Documents have been sealed without explanation in a federal criminal case in Sacramento involving distribution of drugs, and the judge refused to consider The Sacramento Bee’s objection to the irregular actions.
U.S. District Court Judge Troy L. Nunley on Thursday said the court’s rules were followed in sealing the documents in the case against Rodney Lynn Braun and Robert Larry Moore for conspiring to distribute Dilaudid and morphine, and would not hear The Bee’s protest that the rules were not followed.
The Bee argued that the actions did not comply with the government’s sealing powers and the court’s obligation to observe its own rules.
Sealing documents is intended to protect defendants and facilitate their assistance to the government. Federal prosecutors in Sacramento have maintained that public identification of defendants who cooperate against other defendants and people under investigation makes them susceptible to violent retaliation by fellow prison inmates.
The agreements of the two defendants in the case are under seal, even though one defendant will serve no time in prison and the other defendant has no cooperation agreement.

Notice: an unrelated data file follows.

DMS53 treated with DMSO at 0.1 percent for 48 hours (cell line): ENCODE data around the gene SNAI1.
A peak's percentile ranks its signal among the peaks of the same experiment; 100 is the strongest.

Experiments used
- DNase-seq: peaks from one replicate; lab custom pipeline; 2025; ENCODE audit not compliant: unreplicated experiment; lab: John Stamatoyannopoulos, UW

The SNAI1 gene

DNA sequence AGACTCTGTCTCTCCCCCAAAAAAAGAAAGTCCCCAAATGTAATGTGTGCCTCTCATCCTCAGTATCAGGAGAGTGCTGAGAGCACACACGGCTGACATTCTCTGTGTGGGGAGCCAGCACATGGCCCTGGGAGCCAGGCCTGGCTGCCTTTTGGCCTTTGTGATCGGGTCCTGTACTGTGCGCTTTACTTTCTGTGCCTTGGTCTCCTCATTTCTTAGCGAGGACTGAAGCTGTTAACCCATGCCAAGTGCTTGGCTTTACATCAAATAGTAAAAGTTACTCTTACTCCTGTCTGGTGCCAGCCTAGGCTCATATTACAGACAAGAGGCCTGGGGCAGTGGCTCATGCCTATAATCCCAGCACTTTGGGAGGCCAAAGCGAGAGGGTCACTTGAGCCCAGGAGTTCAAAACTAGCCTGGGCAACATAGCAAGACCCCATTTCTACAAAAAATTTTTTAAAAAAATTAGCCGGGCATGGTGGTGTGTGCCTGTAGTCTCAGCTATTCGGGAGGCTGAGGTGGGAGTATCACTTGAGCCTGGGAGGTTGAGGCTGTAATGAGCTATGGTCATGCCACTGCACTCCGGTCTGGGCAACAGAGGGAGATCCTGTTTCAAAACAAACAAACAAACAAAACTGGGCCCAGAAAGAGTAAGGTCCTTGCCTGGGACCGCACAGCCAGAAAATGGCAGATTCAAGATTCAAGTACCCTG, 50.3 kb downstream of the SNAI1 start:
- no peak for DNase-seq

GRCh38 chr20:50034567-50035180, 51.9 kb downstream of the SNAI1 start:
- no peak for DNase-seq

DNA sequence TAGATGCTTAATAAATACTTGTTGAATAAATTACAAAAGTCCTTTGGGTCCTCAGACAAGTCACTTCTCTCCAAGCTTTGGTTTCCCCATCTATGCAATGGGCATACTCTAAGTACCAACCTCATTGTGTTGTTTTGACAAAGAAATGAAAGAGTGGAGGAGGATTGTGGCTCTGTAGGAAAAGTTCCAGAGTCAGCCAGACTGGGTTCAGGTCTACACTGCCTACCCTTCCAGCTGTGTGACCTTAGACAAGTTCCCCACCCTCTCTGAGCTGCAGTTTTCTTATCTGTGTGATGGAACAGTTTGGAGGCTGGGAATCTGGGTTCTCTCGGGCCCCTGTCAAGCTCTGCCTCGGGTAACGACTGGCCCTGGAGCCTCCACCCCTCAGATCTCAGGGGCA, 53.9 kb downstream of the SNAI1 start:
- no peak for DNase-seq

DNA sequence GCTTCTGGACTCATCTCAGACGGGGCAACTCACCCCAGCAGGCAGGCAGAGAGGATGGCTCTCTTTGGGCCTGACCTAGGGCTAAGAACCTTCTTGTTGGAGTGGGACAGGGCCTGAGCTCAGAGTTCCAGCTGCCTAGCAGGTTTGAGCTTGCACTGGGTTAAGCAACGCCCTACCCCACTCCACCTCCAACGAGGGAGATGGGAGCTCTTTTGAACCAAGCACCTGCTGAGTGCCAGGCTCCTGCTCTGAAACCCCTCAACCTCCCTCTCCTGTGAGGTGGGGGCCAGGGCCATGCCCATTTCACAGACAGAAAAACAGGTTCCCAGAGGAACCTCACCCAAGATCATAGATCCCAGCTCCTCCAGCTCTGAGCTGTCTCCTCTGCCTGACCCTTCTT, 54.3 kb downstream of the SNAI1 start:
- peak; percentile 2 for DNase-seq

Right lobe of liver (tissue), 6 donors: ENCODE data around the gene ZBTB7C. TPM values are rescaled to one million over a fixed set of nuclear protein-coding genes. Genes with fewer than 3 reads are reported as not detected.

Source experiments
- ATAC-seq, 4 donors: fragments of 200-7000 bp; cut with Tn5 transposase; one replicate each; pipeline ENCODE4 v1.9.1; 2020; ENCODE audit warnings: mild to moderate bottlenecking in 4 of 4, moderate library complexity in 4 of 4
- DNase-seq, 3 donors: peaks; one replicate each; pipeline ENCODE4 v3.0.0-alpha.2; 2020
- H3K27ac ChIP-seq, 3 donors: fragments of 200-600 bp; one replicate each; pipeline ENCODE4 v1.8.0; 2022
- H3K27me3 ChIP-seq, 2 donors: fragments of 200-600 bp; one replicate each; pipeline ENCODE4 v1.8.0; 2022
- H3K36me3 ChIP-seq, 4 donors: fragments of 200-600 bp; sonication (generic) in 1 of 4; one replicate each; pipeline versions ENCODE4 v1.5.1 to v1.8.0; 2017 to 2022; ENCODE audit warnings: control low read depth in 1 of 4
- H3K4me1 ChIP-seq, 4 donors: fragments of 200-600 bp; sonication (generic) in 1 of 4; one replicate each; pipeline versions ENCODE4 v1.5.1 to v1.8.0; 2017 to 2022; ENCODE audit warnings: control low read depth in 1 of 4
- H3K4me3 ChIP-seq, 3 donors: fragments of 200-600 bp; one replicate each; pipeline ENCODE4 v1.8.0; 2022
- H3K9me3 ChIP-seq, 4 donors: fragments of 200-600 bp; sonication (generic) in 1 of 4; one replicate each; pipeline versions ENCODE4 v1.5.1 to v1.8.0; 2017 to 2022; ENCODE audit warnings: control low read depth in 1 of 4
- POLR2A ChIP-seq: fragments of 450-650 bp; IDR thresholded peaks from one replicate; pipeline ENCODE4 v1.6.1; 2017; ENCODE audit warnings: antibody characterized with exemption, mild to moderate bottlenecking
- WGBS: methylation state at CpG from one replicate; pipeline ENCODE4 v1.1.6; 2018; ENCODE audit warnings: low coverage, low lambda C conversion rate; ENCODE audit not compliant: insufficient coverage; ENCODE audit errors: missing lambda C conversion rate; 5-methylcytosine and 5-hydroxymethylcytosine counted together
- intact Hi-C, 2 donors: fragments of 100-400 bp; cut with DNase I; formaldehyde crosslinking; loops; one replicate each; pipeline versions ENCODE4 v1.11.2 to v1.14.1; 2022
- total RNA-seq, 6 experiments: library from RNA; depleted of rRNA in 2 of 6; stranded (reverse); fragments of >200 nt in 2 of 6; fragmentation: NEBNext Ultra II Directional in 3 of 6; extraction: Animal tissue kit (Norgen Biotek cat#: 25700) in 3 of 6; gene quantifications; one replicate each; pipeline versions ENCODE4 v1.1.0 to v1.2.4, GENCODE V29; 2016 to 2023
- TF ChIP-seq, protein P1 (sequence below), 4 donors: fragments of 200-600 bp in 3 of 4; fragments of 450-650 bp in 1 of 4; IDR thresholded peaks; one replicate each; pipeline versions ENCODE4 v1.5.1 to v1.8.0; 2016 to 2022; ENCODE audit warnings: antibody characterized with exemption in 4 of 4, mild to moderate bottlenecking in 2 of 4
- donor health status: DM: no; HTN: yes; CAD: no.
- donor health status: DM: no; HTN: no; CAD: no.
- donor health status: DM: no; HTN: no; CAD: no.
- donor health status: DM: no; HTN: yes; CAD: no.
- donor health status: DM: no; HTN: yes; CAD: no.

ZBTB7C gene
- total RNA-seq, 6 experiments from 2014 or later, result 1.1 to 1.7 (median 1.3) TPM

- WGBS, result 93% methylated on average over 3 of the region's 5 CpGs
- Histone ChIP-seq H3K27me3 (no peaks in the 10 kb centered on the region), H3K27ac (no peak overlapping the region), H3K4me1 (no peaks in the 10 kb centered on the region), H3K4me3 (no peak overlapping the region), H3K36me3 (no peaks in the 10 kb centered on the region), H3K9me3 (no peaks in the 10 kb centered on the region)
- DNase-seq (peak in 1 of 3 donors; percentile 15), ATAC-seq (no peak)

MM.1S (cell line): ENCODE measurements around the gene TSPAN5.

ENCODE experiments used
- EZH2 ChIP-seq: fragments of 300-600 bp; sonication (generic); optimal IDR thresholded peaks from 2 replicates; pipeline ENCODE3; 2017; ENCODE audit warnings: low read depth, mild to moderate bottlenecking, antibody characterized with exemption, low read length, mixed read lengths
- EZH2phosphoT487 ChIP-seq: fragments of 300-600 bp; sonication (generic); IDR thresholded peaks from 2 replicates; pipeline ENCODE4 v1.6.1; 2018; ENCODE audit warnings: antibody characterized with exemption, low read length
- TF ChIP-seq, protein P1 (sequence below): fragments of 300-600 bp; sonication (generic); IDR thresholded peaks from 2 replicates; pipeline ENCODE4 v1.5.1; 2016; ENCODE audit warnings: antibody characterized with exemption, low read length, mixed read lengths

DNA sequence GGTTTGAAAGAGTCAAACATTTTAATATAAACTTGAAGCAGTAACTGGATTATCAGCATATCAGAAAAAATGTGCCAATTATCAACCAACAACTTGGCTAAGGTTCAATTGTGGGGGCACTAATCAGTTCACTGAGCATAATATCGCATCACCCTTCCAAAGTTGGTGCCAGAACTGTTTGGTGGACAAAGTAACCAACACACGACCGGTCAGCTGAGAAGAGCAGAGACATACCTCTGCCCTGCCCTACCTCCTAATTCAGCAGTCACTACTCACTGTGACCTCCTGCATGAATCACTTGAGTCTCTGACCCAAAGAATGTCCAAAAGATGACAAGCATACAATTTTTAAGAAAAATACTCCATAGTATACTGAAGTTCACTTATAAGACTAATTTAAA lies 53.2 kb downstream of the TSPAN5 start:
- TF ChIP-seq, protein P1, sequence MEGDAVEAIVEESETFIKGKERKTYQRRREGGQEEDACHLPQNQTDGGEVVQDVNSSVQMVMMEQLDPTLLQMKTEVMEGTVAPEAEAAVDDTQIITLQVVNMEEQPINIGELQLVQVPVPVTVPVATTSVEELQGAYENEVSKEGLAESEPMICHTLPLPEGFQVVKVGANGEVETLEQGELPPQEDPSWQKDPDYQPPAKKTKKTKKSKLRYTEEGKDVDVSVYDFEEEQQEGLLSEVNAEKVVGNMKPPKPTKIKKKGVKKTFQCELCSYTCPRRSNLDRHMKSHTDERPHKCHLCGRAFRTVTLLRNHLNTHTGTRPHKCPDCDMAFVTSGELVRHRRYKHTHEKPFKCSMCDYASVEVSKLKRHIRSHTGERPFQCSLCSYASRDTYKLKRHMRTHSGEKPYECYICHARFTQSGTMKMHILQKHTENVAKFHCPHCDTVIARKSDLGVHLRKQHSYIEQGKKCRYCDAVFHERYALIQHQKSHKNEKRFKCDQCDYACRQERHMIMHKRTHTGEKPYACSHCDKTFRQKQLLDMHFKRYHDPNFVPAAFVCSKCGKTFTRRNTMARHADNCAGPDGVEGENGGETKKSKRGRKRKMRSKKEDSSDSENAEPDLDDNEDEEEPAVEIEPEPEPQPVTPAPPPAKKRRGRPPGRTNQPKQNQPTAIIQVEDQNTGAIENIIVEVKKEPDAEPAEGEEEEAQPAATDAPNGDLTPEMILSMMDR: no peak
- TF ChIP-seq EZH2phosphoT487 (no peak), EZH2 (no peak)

Nunley sternly lectured a reporter that notice of a motion to seal the documents was filed by the prosecution on the public docket and that he issued a public order granting the motion, which is the procedure required by the court’s rules. Those rules provide that motions to seal documents, in addition to the documents themselves, are sealed if the court orders.
Nunley said The Bee should have filed an objection at the time the notice was filed. He also said “all the parties” agreed to sealing the documents. However, no notice was filed and no order issued, according to the case’s docket.
Defense attorney Shari Rusk told The Bee that she did not agree to the secrecy and did not know her client’s plea agreement was filed under seal until she was informed by a reporter earlier this week.
Braun and Moore were charged in a federal grand jury indictment in August 2013 and pleaded guilty in October.
Moore, 60, of Bristol, Va., who agreed to cooperate with federal law enforcement and has already been sentenced, will not go to prison. He was sentenced Feb. 25 by Nunley to 13 months in custody, essentially the same amount of time he spent in jail after he violated the conditions of his pretrial release. Responsibility for the three years of post-release supervision imposed by Nunley was transferred to probation authorities in Virginia.
Braun, 57, of Oroville, has not been sentenced and has no cooperation agreement. He is hospitalized with serious medical problems. He was scheduled to be sentenced Thursday by Nunley, but he was not in court. Rusk earlier asked the judge to sentence him in absentia “due to his immobility and the level of pain he suffers,” but that request was still pending Thursday and the matter was put over to May 26.
Denny Walsh: 916-321-1189